A relatively new, though important, anti-censorship force is the rise of the Internet and electronic communication. Singapore became the second country (after Malaysia) in Asia to provide Internet service access to its citizens in mid-1994 and subscriptions are said to have grown to around 670,000 users in mid-1999. The major newspapers belonging to SPH have developed their own separate news-oriented websites, partly in response to reports that newspaper readership among those below 30 is declining. Singapore's officially expressed desire to move forward to become a wired, knowledge-based economy or what is often called an "intelligent island" drives the dilemma faced by those who may wish to restrict the flow of "undesirable" information and content from elsewhere. This means that unlike earlier times and with other media, given the global structure, libertarian culture and democratic ethos of the Internet, censorship would be difficult, if not impossible. While official guidelines and filtering systems are in place, Singapore's leaders have begun to acknowledge that education of, and self-regulation by, the individual subscriber may be the only answer to this dilemma. Already, government officials have begun discussing the difficulties of formulating and deploying top down, stringent controls over the far-flung and variegated information and education sources that characterize the information age. For example, they have decided to review the ban on satellite dishes which are currently available only to foreign embassies, financial institutions and other selected agencies and not to the public. This ban is particularly ironic in that several regional satellite television companies have located themselves in Singapore, but can only broadcast to other countries. They have also made suggestions that, unlike the past, attempting to block the publication of what it does not like by targeting a particular newspaper or magazine may not be productive. Instead, government may be better served by insisting strenuously to the newspaper or other content provider that the former's views and versions of events be also carried and given equal weight. Under this scenario, the newspaper subscriber reads and learns the facts and arguments from both viewpoints and decides on his or her own what to believe.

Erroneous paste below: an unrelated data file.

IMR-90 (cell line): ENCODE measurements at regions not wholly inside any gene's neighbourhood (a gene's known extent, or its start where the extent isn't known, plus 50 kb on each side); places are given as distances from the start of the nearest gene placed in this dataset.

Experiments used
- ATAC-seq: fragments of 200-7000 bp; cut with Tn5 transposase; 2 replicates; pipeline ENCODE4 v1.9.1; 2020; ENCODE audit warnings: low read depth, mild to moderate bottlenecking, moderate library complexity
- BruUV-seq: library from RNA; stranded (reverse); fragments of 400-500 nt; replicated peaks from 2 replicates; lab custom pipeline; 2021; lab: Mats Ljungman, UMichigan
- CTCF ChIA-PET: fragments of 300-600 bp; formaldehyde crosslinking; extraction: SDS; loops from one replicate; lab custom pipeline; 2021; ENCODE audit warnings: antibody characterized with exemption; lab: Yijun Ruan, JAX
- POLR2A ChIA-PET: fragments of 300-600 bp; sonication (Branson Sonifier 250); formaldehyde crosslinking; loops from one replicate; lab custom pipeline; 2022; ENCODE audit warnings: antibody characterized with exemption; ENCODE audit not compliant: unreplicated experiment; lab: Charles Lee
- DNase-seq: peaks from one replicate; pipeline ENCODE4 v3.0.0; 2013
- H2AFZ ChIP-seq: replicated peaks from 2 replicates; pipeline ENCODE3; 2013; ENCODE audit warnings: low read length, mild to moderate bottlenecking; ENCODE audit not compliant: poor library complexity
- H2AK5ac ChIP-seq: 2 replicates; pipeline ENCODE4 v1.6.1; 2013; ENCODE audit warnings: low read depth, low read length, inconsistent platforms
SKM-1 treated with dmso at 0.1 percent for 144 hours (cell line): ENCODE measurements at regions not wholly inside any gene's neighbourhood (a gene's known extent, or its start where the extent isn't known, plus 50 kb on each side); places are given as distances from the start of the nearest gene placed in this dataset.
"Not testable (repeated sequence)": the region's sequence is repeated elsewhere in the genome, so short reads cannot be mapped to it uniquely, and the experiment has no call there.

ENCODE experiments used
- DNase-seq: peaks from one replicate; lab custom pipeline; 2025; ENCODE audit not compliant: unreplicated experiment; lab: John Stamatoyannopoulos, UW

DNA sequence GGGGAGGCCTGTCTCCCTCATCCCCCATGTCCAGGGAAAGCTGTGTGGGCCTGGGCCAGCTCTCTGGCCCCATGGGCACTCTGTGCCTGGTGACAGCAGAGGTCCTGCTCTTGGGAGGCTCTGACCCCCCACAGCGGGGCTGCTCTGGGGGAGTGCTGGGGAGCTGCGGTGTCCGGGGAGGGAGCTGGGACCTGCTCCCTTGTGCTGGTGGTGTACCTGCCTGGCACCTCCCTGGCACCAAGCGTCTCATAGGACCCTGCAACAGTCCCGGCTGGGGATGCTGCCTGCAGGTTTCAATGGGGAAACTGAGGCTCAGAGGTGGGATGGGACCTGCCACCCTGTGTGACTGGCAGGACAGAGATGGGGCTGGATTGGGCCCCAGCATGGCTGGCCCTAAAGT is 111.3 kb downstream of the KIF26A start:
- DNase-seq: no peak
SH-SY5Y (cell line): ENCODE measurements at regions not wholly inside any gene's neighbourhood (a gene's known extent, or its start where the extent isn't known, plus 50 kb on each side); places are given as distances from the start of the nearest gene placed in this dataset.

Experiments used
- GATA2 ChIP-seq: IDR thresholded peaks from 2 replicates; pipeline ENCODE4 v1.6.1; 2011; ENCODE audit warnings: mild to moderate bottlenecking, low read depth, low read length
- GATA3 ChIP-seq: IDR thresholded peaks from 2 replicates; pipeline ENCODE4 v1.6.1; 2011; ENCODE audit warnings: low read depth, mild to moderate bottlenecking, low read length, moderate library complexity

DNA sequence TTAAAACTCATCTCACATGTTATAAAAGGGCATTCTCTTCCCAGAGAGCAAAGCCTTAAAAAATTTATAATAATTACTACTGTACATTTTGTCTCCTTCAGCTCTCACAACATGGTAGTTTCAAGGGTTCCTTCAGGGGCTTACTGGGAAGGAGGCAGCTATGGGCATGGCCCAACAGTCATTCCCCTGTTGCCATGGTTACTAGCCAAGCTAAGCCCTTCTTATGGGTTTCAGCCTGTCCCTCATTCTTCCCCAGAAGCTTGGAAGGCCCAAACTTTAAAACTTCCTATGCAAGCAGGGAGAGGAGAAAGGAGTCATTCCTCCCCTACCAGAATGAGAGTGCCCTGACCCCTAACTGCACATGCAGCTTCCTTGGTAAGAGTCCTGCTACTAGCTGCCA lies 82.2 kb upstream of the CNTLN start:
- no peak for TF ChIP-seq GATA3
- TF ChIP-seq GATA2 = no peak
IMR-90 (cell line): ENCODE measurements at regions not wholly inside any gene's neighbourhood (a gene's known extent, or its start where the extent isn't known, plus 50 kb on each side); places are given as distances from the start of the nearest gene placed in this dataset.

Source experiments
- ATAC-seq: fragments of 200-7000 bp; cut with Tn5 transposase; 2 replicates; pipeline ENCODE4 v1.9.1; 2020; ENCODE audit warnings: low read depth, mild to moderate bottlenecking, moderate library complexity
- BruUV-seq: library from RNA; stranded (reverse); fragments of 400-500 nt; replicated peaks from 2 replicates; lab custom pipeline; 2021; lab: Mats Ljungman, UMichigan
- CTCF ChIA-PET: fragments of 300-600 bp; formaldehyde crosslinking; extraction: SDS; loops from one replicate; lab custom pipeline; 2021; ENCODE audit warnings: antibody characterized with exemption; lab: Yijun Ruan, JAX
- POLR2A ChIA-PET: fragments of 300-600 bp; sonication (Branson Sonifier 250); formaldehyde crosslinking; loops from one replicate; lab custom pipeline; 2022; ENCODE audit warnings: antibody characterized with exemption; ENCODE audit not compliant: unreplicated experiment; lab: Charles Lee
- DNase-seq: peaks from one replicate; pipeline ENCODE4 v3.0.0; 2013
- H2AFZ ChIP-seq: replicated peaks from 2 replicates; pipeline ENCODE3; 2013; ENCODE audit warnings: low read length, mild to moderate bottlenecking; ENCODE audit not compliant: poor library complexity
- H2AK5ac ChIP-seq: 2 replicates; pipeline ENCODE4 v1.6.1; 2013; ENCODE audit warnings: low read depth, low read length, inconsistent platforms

Politically, the government continues to be dominated by the People's Action Party (PAP), which has won every election since independence, and which generally espouses highly interventionist governmental policies and an iron grip over various spheres of Singapore's social and cultural life (including mass communication media). In its earlier days, the party campaigned as a socialist entity. However, in the 1970s and later, it generally abandoned socialism in order to embrace "free trade" and to spur investments by foreign multinational corporations. Although the PAP's proportionate share of total votes cast in regularly held elections has declined somewhat (the high point being 76 percent in 1980) it has generally enjoyed supermajorities in Parliament, usually holding 90 to 100 percent of the seats. During election campaigns, it is not uncommon for the PAP to suggest or state that given the impossibility of the small opposition coming to power, constituencies that elected members of the latter would not be allotted government funded improvements. Critics have also decried the PAP and its leaders for their authoritarian and paternalistic tendencies. However, unlike many other developing countries dominated or controlled by a single party, the PAP's governance of Singapore has also earned kudos and respect for its stability, farsightedness, efficiency, competence, and the general absence of corruption.